With the top upside down, I used blue painters tape on the outside of the top to cover the missing areas so the resin would not fall out. I also used some micro-filler in the resin to thicken it and help keep it in place. The fiberglass I used was some 1″ woven seam tape that I chopped up with scissors to create lose strands to fill the small pockets of broken areas. I then covered the areas with several layers of the tape for strength.
I coated the threaded holes in the bracket and the screws with some wax so I could remove them from the outside later. I put some of the resin in the mount area, then inserted the tab and screwed it in. Next I placed the chopped strands at the edges for filler and covered that with resin. Then I used the 1″ fiberglass tape over the chopped glass. I had to use a clamp to hold one section in place but most of the rest was just covering with the tape and resin.
I also used chopped glass to repair the chipped front corner and all the other missing sections.
This is how the repairs looked before glassing the top side.
I flipped the top over and did the same process on the outside sections. However I only used the chopped glass on the outside work so they would still have strength but sand smooth. I removed the screws from the tab and drilled through the new glass below then installed the screws from the backside.
The repaired sections look pretty rough, but will be shaped and flattened with the angle grinder and orbital sander to match the rest of the top. This is how the repairs looked once ground and sanded to shape.
I sanded out the deep scratches and feathered them back. I also put some epoxy and chopped glass on the deepest gouges.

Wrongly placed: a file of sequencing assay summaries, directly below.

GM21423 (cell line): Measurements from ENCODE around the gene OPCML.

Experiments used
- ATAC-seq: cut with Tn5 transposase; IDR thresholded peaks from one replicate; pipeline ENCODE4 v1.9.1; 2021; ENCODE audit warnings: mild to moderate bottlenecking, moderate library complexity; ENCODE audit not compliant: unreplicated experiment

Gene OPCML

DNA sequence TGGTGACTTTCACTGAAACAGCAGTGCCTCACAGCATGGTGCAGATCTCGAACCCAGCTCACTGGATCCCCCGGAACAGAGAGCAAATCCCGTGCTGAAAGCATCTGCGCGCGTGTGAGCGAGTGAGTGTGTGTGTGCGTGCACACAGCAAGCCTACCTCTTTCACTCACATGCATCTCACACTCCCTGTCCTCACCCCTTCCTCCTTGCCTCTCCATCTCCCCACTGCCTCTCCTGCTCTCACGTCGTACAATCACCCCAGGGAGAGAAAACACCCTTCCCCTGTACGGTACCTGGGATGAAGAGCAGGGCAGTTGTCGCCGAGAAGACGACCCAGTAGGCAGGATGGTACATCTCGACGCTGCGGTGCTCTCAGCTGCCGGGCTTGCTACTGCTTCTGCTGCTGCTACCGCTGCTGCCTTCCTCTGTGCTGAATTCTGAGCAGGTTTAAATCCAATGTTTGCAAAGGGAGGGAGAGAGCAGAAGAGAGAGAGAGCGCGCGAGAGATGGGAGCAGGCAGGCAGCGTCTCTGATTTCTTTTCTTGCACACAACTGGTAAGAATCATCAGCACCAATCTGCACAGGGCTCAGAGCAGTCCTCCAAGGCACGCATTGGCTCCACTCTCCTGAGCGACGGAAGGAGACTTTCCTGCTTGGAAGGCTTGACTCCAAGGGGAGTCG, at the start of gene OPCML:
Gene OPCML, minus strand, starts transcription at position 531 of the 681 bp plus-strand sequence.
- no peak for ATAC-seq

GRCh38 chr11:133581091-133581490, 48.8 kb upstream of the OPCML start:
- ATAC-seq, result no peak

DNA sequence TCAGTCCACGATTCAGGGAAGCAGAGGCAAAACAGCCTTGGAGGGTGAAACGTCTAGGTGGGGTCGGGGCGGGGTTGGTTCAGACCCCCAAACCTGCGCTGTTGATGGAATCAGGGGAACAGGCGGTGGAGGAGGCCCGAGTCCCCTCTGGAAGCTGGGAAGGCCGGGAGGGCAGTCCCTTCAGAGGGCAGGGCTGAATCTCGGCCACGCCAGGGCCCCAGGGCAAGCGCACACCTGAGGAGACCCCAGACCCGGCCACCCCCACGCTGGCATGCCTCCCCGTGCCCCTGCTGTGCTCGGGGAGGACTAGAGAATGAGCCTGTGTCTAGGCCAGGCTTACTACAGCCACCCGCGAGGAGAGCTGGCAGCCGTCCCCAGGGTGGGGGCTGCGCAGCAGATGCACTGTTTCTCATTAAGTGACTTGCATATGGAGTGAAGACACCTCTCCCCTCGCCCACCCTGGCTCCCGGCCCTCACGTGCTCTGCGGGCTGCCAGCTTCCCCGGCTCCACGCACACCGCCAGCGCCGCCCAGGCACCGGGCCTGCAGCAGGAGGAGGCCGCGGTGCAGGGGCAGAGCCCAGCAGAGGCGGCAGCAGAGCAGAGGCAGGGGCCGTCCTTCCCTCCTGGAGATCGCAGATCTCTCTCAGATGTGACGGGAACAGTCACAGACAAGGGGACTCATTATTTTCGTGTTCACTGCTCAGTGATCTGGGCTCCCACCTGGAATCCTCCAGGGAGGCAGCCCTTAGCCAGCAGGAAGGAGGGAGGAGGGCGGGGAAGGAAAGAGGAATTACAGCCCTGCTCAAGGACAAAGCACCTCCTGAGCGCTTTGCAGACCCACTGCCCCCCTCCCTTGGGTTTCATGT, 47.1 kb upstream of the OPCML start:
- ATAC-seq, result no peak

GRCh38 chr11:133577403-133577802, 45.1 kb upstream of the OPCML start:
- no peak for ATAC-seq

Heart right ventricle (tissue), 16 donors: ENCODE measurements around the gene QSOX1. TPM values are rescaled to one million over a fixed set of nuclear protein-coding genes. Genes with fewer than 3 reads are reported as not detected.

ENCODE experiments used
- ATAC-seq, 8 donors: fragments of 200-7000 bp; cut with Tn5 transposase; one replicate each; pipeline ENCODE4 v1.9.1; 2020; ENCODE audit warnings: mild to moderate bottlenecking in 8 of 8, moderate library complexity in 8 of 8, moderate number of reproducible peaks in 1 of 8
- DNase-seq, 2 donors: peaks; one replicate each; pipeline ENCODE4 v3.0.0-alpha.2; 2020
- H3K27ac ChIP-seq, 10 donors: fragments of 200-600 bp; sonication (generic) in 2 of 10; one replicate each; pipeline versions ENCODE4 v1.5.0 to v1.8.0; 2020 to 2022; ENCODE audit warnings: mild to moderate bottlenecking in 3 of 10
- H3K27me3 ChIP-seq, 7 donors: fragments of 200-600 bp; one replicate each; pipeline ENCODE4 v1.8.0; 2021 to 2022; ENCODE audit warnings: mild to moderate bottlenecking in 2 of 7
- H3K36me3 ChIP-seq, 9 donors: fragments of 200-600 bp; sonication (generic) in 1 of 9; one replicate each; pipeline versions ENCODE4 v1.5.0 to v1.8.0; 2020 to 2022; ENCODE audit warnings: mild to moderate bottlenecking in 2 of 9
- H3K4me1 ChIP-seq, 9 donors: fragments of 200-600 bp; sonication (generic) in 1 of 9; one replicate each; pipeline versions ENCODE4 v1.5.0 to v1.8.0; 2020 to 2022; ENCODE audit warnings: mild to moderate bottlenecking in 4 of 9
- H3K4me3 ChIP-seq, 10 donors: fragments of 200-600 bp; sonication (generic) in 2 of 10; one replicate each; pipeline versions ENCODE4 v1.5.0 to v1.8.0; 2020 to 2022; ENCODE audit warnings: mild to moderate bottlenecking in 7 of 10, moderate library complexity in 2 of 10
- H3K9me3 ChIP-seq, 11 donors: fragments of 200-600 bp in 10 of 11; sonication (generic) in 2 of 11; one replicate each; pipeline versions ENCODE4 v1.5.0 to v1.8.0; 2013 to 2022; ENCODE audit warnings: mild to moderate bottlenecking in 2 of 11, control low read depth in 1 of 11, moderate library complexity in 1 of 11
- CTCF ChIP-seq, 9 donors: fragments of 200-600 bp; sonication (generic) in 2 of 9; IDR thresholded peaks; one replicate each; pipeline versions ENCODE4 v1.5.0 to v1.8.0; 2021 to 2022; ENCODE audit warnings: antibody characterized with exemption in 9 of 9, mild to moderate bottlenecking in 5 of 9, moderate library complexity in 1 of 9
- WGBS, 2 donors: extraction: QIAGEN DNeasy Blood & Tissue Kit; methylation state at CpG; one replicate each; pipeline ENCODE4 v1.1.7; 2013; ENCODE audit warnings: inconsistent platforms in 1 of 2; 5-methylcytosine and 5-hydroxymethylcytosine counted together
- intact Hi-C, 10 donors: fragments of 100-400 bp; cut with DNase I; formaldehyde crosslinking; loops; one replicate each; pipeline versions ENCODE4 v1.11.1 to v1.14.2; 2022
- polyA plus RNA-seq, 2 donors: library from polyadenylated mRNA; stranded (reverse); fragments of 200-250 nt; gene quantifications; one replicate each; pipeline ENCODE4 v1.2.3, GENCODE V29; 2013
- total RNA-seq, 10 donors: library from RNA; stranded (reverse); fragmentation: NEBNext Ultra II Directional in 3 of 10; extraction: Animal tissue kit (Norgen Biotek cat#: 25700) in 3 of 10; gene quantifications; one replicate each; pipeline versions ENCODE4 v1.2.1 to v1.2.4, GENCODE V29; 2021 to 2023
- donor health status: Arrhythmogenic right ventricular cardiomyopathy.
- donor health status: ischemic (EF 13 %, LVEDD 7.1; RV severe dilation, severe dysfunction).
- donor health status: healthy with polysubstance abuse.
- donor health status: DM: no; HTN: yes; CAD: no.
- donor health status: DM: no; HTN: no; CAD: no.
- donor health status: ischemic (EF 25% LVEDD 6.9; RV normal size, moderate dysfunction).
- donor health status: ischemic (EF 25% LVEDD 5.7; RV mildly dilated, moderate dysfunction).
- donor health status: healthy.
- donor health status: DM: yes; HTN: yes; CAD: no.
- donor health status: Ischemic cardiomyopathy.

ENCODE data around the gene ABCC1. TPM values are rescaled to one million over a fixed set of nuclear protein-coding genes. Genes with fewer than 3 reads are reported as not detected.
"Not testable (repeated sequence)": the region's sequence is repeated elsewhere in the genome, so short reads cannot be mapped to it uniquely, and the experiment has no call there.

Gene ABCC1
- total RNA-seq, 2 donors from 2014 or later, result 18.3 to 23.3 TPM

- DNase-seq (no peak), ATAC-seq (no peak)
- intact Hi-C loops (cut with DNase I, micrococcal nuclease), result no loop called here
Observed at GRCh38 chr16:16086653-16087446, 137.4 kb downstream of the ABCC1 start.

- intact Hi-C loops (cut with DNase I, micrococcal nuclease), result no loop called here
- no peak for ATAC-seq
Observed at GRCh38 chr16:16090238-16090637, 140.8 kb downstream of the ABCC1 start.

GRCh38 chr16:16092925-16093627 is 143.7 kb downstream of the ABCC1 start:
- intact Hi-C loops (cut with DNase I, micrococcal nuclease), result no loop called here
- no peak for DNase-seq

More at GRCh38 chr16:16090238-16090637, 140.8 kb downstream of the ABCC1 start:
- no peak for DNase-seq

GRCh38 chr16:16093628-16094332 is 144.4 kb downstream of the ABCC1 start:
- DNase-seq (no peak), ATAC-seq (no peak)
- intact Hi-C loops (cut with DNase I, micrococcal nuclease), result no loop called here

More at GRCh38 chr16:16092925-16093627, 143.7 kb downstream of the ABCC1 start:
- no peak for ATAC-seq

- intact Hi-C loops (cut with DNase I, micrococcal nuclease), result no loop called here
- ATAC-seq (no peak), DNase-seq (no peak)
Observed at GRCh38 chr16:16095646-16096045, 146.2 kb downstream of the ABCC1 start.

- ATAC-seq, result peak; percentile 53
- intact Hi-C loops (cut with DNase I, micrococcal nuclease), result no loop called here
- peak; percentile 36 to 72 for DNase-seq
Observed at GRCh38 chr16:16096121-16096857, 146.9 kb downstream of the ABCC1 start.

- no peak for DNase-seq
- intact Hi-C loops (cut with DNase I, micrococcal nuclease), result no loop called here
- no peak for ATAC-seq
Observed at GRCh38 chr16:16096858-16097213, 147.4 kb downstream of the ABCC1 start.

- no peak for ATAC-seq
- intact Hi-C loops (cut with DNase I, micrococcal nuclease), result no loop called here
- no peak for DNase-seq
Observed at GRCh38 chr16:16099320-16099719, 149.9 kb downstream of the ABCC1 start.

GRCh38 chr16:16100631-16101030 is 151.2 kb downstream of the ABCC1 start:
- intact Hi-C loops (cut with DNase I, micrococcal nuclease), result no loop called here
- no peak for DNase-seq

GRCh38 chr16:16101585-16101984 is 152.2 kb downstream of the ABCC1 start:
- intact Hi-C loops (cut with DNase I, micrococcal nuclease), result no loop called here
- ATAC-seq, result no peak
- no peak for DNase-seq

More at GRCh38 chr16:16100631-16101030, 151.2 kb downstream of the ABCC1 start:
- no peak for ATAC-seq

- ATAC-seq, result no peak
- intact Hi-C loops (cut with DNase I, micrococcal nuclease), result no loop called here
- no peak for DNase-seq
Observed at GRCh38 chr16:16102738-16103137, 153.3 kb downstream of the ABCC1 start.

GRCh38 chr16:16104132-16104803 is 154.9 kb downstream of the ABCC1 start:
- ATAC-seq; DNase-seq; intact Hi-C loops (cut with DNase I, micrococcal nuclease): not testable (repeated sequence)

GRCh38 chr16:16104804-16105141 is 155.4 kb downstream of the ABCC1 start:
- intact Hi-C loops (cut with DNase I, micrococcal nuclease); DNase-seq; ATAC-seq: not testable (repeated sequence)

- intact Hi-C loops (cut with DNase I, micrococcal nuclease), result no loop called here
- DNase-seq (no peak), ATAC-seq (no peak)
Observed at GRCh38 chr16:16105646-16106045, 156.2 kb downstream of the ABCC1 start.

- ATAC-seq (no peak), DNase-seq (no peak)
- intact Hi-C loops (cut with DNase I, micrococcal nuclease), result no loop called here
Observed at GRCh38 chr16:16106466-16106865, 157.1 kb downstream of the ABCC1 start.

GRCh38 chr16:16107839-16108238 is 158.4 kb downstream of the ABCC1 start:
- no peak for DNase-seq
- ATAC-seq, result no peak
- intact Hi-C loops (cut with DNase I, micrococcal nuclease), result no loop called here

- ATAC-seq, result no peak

I used spot filler to fill any imperfections and sanded it flat.
I used some 2K primer to cover the top for flattening the finish prior to paint. It took two coats of primer to fill most of the scratched areas.
I then followed the same process I used for painting the other hardtops. I also used the left over base coat and clear coat from the quarter panel repair I did on the VVT car. I barely had enough color but it covered well enough.
Since the paint was applied outdoors it did not come out perfect. I also did not get the gun properly adjusted at first so some of the paint developed tiny bubbles since it was too thick when it was applied. I let it dry for an hour and just touched the bubbles with some 400 grit paper to level them.
The clear coat covered most of the existing bubbles but there were some in it too. I applied three coats of clear since I knew I would be sanding and buffing to finish it up.
Here you can see some of the small bubbles and imperfections.
The top looks good for and outdoor paint job. The replaced bracket fits well. I installed a bolt and used a collar under it. I have since welded a washer to the bolt for easy hand removal and painted it black. I also fixed all four latches to ensure they stay latched during Rallycross runs.
Now we have a top we don’t have to worry about getting messed up.
I will post a review of how well the West Systems Epoxy holds up. I really hope it works!
As of 12/28/2014 the hardtop repairs have worked just fine. After a full season of Rallycrosses no cracks have developed or paint has chipped. Since the car gets flexed so often in a Rallycross run and no cracks have developed, I would say the West Systems Epoxy is a good material for SMC repair.